By Austin Ramzy
HONG KONG — The Hong Kong government said on Thursday that candidates for the legislature must acknowledge the semiautonomous city as an “inalienable part” of China and faced possible criminal penalties if they did not uphold the pledge.
Some scholars and lawmakers said the announcement, made days before nominations open for a legislative election in September, could harm political freedoms guaranteed under Hong Kong law.
Hong Kong, a former British colony that returned to Chinese control in 1997, maintains much of its own legal and economic system. But after 2047, that model of “one country, two systems” will expire, and many worry it is already eroding under increasing pressure from mainland China.
In recent years, supporters of independence or greater autonomy from China have grown increasingly vocal. Some candidates in the September elections have expressed support for those ideals or at least for allowing the public to vote on the future status of Hong Kong.
Legislative Council members have previously had to pledge allegiance to Hong Kong and swear they will uphold the Basic Law, which serves as a constitution regulating the territory and outlining its relations with China’s central government. Under the requirements announced on Thursday, candidates will have to sign such an oath in order to run.
“We take the view that advocating and promoting ‘independence of Hong Kong’ is contrary to the content of the declaration that the law requires a candidate to make,” the government said in a written statement. Requiring the declaration before the vote was driven by “uncertainties to the solemn Legislative Council election and confusion to electors,” it said.
The Election Affairs Commission said in a separate statement that anyone “making a false declaration in the nomination form is liable to criminal sanction.”
The Progressive Lawyers Group, an association of pro-democracy barristers, solicitors and students in Hong Kong, said it was concerned that a requirement to sign such a pledge “could be a first step towards a capricious use of such statutory declarations in different contexts to achieve political ends.”
A handful of candidates aligned with what is known as a localist movement could win office in the fall. Given the low popularity of Hong Kong’s top political official, Leung Chun-ying, the chief executive, the government’s effort to clamp down on nativism could increase its acceptance, said Willy Lam, a professor at the Chinese University of Hong Kong.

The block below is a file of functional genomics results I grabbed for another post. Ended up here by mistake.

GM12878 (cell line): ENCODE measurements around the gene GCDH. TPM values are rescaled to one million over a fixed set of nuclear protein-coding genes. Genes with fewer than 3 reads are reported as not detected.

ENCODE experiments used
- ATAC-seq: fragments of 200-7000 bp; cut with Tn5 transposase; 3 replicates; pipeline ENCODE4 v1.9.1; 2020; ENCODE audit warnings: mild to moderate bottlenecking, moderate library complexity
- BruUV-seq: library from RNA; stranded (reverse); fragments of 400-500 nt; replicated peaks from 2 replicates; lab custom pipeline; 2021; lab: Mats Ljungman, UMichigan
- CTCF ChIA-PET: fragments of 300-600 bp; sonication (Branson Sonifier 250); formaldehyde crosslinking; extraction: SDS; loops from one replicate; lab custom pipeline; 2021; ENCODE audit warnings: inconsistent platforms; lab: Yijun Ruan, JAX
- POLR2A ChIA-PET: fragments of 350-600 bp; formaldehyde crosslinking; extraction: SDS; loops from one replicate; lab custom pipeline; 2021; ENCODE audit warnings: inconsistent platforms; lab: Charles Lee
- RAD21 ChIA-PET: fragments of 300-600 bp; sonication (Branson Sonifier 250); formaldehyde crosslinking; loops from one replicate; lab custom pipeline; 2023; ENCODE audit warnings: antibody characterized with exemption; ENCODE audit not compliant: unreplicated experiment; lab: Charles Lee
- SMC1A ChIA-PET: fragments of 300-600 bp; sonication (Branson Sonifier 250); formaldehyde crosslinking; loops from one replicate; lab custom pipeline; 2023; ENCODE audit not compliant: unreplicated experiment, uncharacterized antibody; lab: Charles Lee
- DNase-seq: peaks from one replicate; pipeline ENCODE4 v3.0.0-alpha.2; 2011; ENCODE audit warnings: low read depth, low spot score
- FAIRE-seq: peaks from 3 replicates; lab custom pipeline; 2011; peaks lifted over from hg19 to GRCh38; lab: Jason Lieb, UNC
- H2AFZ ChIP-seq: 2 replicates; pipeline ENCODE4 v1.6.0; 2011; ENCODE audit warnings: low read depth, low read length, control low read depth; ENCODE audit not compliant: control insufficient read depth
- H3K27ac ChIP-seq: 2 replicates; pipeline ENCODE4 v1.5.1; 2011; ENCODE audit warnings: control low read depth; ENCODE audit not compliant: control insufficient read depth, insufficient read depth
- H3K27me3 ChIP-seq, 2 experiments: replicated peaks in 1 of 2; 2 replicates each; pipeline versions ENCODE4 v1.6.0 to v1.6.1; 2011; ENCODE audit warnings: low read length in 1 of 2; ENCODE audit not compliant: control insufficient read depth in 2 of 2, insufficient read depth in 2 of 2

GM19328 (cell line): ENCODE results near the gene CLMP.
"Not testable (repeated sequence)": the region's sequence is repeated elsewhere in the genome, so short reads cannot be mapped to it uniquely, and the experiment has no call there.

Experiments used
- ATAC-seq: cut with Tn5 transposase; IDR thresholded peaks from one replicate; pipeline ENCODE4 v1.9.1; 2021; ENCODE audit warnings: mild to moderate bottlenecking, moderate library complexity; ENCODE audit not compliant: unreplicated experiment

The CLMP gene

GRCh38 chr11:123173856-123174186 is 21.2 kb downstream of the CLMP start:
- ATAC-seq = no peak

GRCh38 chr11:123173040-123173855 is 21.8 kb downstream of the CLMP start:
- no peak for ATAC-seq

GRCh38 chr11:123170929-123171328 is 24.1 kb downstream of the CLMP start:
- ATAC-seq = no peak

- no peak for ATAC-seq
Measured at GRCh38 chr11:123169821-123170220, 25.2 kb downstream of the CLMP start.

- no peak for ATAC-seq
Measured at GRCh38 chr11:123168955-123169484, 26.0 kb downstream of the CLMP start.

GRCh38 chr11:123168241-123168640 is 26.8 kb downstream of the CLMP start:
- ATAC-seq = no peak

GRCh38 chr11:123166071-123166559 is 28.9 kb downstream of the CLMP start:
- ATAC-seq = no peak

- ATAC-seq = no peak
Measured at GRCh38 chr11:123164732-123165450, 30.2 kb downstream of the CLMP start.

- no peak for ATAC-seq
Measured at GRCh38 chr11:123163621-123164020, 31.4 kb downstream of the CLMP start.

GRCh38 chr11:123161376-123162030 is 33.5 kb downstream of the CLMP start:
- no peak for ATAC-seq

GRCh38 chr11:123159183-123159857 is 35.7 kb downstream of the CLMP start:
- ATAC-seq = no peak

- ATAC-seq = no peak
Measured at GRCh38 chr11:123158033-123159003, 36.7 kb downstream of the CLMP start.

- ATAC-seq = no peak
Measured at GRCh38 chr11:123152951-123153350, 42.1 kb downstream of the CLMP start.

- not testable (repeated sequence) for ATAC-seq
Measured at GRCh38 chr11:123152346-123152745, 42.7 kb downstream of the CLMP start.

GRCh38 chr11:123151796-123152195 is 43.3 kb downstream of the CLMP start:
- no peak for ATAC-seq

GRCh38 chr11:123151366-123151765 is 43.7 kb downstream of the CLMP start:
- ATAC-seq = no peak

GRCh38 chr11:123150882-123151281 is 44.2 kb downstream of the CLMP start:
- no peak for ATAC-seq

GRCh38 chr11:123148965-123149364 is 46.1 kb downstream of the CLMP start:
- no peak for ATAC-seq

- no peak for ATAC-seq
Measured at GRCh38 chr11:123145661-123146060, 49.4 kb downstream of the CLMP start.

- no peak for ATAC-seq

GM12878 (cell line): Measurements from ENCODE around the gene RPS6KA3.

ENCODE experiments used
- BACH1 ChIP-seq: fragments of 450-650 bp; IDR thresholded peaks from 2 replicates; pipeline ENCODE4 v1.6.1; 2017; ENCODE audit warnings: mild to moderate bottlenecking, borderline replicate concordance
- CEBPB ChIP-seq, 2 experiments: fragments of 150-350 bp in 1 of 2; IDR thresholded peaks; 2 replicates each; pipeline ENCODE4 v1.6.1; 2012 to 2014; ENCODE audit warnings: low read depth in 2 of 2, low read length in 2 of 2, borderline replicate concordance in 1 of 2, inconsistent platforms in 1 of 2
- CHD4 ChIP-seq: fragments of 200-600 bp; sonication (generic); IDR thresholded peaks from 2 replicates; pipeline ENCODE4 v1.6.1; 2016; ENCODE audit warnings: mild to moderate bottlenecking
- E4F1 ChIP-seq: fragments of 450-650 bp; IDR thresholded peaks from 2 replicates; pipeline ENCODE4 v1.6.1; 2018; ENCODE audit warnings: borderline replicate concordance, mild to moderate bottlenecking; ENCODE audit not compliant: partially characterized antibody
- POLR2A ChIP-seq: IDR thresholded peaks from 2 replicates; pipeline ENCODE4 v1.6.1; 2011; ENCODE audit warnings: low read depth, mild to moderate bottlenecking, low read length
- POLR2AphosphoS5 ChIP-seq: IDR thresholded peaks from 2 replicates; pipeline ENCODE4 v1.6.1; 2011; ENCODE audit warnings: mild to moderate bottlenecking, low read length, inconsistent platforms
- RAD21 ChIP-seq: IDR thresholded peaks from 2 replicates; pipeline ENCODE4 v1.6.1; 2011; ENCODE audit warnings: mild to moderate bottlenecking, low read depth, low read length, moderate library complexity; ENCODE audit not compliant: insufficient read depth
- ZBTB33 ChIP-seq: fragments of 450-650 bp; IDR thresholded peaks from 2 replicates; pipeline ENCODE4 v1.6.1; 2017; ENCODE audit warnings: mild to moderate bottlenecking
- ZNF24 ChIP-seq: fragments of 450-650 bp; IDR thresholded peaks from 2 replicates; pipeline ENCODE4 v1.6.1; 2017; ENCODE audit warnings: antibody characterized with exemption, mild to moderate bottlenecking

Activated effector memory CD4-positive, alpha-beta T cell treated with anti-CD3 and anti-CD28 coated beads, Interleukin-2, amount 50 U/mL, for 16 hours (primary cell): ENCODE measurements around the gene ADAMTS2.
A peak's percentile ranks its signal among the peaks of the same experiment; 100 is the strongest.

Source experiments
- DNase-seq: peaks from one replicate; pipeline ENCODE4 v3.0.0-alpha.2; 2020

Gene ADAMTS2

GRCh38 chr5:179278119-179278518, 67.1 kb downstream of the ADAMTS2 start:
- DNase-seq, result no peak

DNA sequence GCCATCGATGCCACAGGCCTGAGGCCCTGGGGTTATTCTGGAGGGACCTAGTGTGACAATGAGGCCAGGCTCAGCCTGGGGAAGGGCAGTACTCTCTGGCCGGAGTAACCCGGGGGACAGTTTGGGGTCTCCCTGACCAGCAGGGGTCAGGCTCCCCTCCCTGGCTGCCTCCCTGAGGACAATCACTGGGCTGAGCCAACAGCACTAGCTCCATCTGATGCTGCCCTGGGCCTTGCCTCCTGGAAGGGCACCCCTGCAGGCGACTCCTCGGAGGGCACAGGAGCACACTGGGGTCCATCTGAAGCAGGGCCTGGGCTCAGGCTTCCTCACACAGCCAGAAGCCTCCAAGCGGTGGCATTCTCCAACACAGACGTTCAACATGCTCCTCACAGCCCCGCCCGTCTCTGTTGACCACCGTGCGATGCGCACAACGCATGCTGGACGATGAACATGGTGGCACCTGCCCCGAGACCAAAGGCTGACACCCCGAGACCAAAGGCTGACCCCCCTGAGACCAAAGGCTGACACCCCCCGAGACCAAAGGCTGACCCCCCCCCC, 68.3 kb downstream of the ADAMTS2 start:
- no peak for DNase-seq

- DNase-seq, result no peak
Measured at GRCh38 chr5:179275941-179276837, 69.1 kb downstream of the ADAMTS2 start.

“Most opinion polls show only a small minority of people in Hong Kong support separatism,” Mr. Lam said, noting that the new requirement could actually hurt the government. He added: “People will think it’s an overreaction, a knee-jerk reaction from Beijing. This kind of paranoia about localists blossoming into full-fledged separatist political activities might be counterproductive.”
The movement is still relatively on the political fringe but gained support after the Umbrella Movement in 2014, when protesters occupied major roadways for weeks to push for a more open system of nominating candidates for chief executive.
After a riot in February in the district of Mong Kok, a Chinese official said the upheaval was the work of “radical separatists.” And at least one localist protester, Edward Leung, embraced that label. He won 15 percent of the vote in a February by-election for an open Legislative Council seat despite having been charged in connection with the riot. Mr. Leung, who advocates independence as a member of the group Hong Kong Indigenous, said on Friday that he was consulting with his lawyers about whether to sign the pledge.
The pro-independence Hong Kong National Party said it would sign the pledge, calling the requirement a “self-deceptive” attempt by the government to curb the rise of the independence movement in Hong Kong.
“Even if this party signs the declaration, it would continue advocating and promoting independence for Hong Kong,” the party said in a statement on Facebook.
Alan Wong contributed reporting.
Article originally appeared in The New York Times on 15 July 2016.